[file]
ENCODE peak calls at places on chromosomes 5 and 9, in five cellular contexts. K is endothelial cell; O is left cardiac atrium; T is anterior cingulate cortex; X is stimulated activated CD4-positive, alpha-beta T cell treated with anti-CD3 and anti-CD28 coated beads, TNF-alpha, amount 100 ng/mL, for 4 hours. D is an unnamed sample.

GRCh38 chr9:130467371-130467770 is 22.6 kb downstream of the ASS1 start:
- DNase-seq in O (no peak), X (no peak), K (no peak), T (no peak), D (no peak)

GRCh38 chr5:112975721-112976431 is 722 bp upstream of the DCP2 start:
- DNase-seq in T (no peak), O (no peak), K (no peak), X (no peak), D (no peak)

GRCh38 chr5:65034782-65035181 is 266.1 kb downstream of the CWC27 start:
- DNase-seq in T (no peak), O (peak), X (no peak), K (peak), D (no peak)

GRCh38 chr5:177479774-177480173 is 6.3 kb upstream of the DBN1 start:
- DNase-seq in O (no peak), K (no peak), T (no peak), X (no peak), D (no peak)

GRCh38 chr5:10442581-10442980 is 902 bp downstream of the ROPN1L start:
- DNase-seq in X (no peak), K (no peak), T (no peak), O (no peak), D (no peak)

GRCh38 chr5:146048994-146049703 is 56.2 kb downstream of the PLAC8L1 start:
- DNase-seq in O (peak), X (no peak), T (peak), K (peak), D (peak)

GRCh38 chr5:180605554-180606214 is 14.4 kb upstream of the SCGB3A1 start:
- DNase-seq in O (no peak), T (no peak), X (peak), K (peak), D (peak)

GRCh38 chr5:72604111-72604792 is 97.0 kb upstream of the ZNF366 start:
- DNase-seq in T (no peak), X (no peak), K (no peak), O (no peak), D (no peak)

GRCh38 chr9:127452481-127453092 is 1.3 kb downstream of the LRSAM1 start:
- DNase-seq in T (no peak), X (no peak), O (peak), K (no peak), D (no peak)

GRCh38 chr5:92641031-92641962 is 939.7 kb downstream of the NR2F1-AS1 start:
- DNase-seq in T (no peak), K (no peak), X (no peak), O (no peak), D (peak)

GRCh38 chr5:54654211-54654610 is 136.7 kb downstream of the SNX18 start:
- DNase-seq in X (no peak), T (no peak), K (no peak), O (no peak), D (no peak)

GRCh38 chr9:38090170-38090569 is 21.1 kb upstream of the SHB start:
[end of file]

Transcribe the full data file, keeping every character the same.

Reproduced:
ENCODE peak calls at places on chromosomes 5 and 9, in five cellular contexts. K is endothelial cell; O is left cardiac atrium; T is anterior cingulate cortex; X is stimulated activated CD4-positive, alpha-beta T cell treated with anti-CD3 and anti-CD28 coated beads, TNF-alpha, amount 100 ng/mL, for 4 hours. D is an unnamed sample.

GRCh38 chr9:130467371-130467770 is 22.6 kb downstream of the ASS1 start:
- DNase-seq in O (no peak), X (no peak), K (no peak), T (no peak), D (no peak)

GRCh38 chr5:112975721-112976431 is 722 bp upstream of the DCP2 start:
- DNase-seq in T (no peak), O (no peak), K (no peak), X (no peak), D (no peak)

GRCh38 chr5:65034782-65035181 is 266.1 kb downstream of the CWC27 start:
- DNase-seq in T (no peak), O (peak), X (no peak), K (peak), D (no peak)

GRCh38 chr5:177479774-177480173 is 6.3 kb upstream of the DBN1 start:
- DNase-seq in O (no peak), K (no peak), T (no peak), X (no peak), D (no peak)

GRCh38 chr5:10442581-10442980 is 902 bp downstream of the ROPN1L start:
- DNase-seq in X (no peak), K (no peak), T (no peak), O (no peak), D (no peak)

GRCh38 chr5:146048994-146049703 is 56.2 kb downstream of the PLAC8L1 start:
- DNase-seq in O (peak), X (no peak), T (peak), K (peak), D (peak)

GRCh38 chr5:180605554-180606214 is 14.4 kb upstream of the SCGB3A1 start:
- DNase-seq in O (no peak), T (no peak), X (peak), K (peak), D (peak)

GRCh38 chr5:72604111-72604792 is 97.0 kb upstream of the ZNF366 start:
- DNase-seq in T (no peak), X (no peak), K (no peak), O (no peak), D (no peak)

GRCh38 chr9:127452481-127453092 is 1.3 kb downstream of the LRSAM1 start:
- DNase-seq in T (no peak), X (no peak), O (peak), K (no peak), D (no peak)

GRCh38 chr5:92641031-92641962 is 939.7 kb downstream of the NR2F1-AS1 start:
- DNase-seq in T (no peak), K (no peak), X (no peak), O (no peak), D (peak)

GRCh38 chr5:54654211-54654610 is 136.7 kb downstream of the SNX18 start:
- DNase-seq in X (no peak), T (no peak), K (no peak), O (no peak), D (no peak)

GRCh38 chr9:38090170-38090569 is 21.1 kb upstream of the SHB start: